There will always be those who will decry Perrett’s career as a cautionary tale of squandered opportunities, just as the old boys of the Rock Critics Golf Club will never prise open its creaking gates to Antonia. Behind all the smoke and mirrors of critical moralising, there is something deeper in Perrett’s visionary lyrics that unsettles authoritarians. It appears that the presence of a flick-knife sharp female writer is similarly too unsettling for the Chairmen of the Bored. No matter. In the words of a more recent band clearly indebted to Perrett’s work: “Fuck ‘em!”.

This is a ravishing read. In terms of great rock biographies, ‘The Only One: Peter Perrett, Homme Fatale’ can take pride of place on the shelf alongside Trynka’s ‘Open Up and Bleed’, Charles White’s ‘The Life and Times of Little Richard: The Quasar of Rock’ and Tony Scherman’s ‘Backbeat- Earl Palmer’s Story’, all revelatory studies of deeply influential artists.

Antonia has brought Perrett’s picaresque tale to vivid life, impelling us to slip inside the songwriter’s benighted universe and reacquaint ourselves with its hidden joys, those dusky canticles which form exquisite armour to shield the soul in its darkest moments. Ultimately, this is an immortal story of enduring love triumphing over despair, desolation and the spectre of death.

Perrett and Antonia’s evening stars glimmer with an unquenchable constancy through the murk of the endless night; seek them out.

There’s a special signing for this book at Rough Trade on Thursday. Here’s the promo for it…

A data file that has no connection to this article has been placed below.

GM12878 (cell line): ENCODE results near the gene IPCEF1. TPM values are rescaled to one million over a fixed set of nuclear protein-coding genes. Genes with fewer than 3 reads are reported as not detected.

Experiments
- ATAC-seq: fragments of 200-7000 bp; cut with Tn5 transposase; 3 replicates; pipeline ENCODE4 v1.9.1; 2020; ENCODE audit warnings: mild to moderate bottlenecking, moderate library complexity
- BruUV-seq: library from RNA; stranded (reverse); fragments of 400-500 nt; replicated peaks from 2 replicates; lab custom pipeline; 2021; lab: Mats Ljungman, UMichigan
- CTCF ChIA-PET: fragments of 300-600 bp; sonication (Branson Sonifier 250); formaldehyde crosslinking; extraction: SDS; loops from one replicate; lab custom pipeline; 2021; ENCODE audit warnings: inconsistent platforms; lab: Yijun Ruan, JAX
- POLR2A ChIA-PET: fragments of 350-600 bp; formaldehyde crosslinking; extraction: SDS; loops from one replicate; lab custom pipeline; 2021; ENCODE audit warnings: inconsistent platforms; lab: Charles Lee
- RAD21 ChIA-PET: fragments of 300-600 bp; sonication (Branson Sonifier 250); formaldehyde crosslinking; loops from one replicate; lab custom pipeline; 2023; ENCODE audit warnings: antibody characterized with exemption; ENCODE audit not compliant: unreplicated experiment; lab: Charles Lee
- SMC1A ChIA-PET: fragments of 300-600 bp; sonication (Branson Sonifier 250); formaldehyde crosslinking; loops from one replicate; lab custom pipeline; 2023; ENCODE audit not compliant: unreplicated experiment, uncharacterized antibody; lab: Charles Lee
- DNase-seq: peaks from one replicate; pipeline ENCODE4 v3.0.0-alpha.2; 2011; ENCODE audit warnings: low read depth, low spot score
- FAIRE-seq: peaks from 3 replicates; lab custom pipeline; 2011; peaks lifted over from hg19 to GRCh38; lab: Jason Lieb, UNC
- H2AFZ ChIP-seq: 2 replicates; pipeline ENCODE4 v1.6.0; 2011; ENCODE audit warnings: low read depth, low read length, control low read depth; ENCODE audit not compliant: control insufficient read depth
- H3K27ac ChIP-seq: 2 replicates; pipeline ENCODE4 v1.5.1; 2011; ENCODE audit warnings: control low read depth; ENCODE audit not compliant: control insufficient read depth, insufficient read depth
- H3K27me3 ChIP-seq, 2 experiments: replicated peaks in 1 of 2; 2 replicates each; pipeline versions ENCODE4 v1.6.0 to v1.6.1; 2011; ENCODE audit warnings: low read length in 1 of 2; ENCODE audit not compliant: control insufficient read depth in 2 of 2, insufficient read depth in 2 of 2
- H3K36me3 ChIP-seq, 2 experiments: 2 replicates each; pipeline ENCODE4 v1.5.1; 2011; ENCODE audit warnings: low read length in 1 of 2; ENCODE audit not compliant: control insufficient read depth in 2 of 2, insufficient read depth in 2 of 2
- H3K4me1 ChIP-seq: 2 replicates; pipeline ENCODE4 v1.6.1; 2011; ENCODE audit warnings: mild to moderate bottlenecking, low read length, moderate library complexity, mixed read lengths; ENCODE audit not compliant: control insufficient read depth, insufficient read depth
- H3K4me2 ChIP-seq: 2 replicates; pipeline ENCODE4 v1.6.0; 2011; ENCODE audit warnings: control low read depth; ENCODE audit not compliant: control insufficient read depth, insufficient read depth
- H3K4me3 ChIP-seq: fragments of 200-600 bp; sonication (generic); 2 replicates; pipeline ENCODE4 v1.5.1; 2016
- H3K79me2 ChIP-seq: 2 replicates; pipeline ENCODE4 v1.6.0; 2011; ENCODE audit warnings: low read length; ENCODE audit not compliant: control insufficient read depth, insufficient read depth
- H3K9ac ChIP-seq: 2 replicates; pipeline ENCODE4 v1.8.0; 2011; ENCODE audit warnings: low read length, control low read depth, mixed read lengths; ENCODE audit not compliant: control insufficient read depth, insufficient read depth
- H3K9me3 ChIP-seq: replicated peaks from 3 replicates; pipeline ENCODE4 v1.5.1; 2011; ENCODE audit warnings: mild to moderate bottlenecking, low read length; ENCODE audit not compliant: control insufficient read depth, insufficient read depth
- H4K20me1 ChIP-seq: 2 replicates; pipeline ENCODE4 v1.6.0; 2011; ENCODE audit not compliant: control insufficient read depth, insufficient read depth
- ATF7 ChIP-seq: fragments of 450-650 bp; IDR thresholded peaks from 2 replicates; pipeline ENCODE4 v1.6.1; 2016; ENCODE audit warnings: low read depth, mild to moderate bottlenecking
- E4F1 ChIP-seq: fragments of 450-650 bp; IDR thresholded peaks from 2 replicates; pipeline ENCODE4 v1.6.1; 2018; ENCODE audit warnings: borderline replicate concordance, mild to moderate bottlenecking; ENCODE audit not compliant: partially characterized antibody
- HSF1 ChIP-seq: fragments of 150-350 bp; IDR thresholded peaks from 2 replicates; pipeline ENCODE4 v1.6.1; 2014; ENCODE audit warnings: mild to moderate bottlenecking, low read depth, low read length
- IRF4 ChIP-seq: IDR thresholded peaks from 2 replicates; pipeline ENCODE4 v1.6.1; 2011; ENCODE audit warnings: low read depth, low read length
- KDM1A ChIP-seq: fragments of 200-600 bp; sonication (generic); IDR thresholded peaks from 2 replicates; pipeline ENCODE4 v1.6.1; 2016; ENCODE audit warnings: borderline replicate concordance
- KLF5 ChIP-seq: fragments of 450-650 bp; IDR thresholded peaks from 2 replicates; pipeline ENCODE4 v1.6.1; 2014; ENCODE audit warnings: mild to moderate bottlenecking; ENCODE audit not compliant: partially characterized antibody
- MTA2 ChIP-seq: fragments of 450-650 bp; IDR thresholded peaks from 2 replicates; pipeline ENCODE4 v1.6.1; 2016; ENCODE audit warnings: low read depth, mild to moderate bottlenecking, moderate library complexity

Buy ‘The One and Only: Peter Perrett, Homme Fatale’ here.

Nina Antonia is on Facebook.

Peter Perrett is on Facebook.

Thin Man Press are online here: thinmanpress.com and they’re on Facebook.

And I turned away to thee,
Proud Evening Star,
In thy glory afar
And dearer thy beam shall be;
For joy to my heart
Is the proud part Thou bearest in Heaven at night,
And more I admire Thy distant fire,
Than that colder, lowly light.

Excerpt from ‘Evening Star’ by Edgar Allan Poe, 1827

All words by Gus Ironside, except where noted. More writing by Gus can be found at his author’s archive.

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Gus Ironside is a contributor to Louder Than War, Vive le Rock magazine, PennyBlackMusic and Is This Music? Gus lives on the North Tyneside coast.


  1. hi, my name is Charlotte, I used to know Peter and zena quite a few years ago now. I am sure they still remember me however I maybe getting a book published and of course they always ask what famous people I know. then I remembered I know them. so I would like if I could get a reply if possible. thanks Charlotte